New Delhi: Global warming portends ill for India’s flourishing dairy sector that stands to lose a whopping three million tonnes of milk in the next three years as average temperatures increase, with wide fluctuations in day and night temperatures, industry experts warned on Friday.
In a report related to dairy farming Punjab did not find any mention among top five milk producing and poultry states in India. The list was topped by Madhya Pradesh.
Addressing the ongoing three-day “45th Dairy Industry Conference”, themed “Climate Change and Dairying”, several industry leaders and experts discussed how the gradually warming climate is adversely hitting the country’s dairy industry that employs over 16 million farmers, including 4.60 million women. President of Indian Dairy Association Arun D Narke said that today, India is self-sufficient in milk and is ranked the world’s largest producer with an annual production of 156 million tonne (2015-2016).
However, Punjab did not found any mention among top five milk producing states in India. Citing the Ministry of Agriculture figures, he said Indian farmers are adding around 10 million tonnes of milk annually with a compounded annual growth of around 6.5 per cent in the sector, largely from farmers owning an average of one or two milch cows, to make the “White Revolution” a success.
However, this milk production could go down by three million tonne over the next three years as the average temperatures rise, creating problems of water and availability of green and dry fodder for the cattle, he said. Indian Dairy Association (West Zone) Chairman Arun D Patil said that Maharashtra has already undergone three consecutive years of drought till this year, which is set to affect the entire agriculture sector, including dairy.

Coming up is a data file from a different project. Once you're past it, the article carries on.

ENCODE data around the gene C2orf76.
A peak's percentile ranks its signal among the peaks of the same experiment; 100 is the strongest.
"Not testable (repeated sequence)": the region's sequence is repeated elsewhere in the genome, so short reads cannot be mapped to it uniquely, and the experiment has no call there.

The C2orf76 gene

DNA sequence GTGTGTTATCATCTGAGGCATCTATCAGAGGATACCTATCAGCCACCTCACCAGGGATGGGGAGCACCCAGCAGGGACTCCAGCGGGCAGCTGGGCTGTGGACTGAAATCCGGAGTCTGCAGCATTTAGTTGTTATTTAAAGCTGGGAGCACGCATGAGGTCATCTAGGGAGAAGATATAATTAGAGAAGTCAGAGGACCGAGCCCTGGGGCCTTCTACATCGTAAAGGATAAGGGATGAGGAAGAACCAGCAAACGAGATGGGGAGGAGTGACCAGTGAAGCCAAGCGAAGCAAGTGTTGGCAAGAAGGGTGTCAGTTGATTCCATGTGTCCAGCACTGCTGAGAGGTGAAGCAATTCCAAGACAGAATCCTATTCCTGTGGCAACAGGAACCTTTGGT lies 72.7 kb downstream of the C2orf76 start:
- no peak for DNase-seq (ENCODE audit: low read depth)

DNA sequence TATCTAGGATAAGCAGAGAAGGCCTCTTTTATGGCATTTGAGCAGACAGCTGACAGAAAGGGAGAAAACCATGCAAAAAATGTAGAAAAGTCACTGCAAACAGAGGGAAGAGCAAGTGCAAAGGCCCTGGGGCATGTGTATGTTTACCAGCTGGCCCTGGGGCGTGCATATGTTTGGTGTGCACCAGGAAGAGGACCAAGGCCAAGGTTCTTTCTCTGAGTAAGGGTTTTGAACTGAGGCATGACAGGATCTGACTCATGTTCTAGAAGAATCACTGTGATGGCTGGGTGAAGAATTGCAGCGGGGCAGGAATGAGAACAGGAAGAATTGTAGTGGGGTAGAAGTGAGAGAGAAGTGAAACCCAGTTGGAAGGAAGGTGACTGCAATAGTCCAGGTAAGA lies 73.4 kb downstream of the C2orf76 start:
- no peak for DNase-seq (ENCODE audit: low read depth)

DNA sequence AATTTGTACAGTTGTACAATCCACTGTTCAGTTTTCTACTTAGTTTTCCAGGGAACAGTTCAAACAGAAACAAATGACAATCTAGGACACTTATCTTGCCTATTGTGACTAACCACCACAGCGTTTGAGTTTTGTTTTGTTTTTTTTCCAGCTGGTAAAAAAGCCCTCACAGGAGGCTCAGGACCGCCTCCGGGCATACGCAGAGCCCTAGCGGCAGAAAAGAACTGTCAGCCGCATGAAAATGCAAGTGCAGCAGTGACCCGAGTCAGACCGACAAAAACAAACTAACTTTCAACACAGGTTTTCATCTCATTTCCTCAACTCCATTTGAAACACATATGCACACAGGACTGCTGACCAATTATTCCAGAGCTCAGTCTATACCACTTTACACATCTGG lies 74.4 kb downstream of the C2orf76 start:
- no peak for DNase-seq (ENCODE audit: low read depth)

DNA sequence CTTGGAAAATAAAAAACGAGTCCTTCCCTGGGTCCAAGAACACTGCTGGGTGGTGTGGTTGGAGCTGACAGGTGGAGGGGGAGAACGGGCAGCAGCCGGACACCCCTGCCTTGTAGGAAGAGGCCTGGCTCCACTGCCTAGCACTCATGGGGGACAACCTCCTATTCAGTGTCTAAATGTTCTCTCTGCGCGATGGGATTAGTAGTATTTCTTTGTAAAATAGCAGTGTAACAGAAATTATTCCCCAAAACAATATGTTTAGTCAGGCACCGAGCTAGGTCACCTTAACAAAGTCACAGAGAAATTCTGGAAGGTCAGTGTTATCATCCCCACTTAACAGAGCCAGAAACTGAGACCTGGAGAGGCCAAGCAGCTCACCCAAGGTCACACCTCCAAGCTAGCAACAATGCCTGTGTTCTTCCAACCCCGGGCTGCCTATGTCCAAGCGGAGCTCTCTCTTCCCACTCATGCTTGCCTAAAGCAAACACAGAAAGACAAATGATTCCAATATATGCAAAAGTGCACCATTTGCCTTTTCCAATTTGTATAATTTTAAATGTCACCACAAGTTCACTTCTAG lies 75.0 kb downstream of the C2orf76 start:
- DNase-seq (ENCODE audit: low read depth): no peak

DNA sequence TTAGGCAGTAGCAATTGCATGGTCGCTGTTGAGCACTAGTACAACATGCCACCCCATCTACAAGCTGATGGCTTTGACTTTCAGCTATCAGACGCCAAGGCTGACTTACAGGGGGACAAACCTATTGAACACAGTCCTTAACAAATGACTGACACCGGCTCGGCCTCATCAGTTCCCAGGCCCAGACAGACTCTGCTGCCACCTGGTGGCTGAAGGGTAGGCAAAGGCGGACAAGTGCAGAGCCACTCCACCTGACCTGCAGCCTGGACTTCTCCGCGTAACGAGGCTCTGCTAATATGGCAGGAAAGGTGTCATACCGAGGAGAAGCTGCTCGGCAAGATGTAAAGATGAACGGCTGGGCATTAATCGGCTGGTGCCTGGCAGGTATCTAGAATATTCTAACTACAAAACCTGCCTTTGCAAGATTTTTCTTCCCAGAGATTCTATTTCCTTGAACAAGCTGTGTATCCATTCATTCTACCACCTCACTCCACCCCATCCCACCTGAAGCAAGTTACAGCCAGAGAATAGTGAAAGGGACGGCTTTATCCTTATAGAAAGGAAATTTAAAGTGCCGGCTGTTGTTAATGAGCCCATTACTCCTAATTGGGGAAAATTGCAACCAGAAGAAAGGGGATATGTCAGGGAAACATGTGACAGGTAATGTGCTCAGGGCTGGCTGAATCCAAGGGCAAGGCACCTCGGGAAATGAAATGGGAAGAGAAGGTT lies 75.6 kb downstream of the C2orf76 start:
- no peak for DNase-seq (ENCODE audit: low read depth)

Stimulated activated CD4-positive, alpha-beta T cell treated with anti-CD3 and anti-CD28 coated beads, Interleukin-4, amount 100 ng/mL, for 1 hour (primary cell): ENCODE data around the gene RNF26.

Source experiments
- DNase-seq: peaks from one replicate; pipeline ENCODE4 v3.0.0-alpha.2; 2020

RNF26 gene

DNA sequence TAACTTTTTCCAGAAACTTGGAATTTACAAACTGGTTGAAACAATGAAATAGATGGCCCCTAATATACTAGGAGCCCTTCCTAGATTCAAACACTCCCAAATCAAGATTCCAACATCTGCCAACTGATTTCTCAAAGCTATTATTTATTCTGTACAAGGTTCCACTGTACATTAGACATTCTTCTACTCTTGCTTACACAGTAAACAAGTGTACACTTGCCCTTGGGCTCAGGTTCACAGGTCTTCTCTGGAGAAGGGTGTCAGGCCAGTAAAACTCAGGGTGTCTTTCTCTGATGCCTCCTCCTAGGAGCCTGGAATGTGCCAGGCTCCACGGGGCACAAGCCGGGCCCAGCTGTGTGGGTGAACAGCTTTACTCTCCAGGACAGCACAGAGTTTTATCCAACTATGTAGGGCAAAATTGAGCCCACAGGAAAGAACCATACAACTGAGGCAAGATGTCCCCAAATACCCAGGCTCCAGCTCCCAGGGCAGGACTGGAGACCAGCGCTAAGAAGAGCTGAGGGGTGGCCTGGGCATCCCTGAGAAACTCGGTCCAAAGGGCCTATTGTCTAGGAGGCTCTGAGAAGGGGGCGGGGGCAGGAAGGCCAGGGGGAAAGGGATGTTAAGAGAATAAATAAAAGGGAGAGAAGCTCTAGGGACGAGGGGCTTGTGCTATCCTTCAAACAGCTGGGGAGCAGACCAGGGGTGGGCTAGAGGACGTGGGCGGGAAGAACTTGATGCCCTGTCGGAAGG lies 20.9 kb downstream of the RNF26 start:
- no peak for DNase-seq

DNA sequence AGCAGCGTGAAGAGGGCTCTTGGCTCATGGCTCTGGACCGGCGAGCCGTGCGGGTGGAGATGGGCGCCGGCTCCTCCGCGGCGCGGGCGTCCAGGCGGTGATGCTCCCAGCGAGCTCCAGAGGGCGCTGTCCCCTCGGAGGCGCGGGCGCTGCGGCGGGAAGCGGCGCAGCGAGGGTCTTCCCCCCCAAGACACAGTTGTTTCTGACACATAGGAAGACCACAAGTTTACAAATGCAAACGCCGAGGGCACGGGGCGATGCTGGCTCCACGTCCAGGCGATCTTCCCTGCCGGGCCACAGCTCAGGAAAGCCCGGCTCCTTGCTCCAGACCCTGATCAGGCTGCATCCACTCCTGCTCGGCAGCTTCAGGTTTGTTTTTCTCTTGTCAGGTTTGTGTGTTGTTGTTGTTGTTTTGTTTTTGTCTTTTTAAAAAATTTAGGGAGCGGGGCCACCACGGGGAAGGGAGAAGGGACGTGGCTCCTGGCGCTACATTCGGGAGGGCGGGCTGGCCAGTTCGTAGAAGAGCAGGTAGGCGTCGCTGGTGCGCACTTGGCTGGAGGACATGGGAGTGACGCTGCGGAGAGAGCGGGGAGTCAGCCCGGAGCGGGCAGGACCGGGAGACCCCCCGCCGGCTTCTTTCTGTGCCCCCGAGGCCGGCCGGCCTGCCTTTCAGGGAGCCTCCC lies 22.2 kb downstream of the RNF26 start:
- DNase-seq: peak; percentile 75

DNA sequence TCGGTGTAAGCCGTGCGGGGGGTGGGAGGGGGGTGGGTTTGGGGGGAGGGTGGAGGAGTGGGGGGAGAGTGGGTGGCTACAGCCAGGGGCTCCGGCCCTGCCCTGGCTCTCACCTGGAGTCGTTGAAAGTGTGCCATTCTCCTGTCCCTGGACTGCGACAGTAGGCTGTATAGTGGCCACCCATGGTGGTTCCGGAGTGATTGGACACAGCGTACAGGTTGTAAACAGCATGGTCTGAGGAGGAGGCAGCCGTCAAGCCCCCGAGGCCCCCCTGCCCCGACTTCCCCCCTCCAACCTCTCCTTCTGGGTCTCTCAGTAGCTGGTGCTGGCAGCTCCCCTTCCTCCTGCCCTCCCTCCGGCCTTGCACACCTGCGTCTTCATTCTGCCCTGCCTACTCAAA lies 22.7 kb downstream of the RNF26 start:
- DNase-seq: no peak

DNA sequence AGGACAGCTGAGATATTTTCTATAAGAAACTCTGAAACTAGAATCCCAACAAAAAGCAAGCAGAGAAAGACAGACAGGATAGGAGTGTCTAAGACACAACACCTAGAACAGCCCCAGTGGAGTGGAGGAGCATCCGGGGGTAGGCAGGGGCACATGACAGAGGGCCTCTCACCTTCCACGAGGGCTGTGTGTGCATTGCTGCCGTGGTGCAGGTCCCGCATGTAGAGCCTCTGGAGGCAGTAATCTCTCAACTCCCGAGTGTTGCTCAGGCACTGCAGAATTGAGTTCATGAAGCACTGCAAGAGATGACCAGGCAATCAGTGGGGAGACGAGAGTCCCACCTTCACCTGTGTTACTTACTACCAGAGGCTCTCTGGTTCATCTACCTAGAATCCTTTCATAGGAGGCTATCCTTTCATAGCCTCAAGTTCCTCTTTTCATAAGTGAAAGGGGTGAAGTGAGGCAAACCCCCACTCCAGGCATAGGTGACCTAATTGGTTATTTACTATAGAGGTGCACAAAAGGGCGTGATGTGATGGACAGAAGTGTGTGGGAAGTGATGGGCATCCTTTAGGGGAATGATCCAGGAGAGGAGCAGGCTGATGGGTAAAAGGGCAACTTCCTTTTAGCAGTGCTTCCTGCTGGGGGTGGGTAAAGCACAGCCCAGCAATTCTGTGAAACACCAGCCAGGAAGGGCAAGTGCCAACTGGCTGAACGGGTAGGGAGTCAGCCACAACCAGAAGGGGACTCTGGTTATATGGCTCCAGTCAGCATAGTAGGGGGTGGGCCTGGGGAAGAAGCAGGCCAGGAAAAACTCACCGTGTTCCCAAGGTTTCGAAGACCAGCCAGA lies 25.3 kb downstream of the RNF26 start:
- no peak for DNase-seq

National Dairy Development Board (NDDB) Chairman Dilip Rath said that India accounts for 18 per cent of the global milk production, which is growing at around 6.5 per cent annually as compared to 4.7 per cent over the previous 10-year period.
“Milk is India’s single-largest agricultural commodity in value terms and is more than the combined value of paddy and wheat put together. The per capita availability of milk has increased three-folds, from 112 gm per day in 1970-1971 to 337 gm per day in 2016-2016.”
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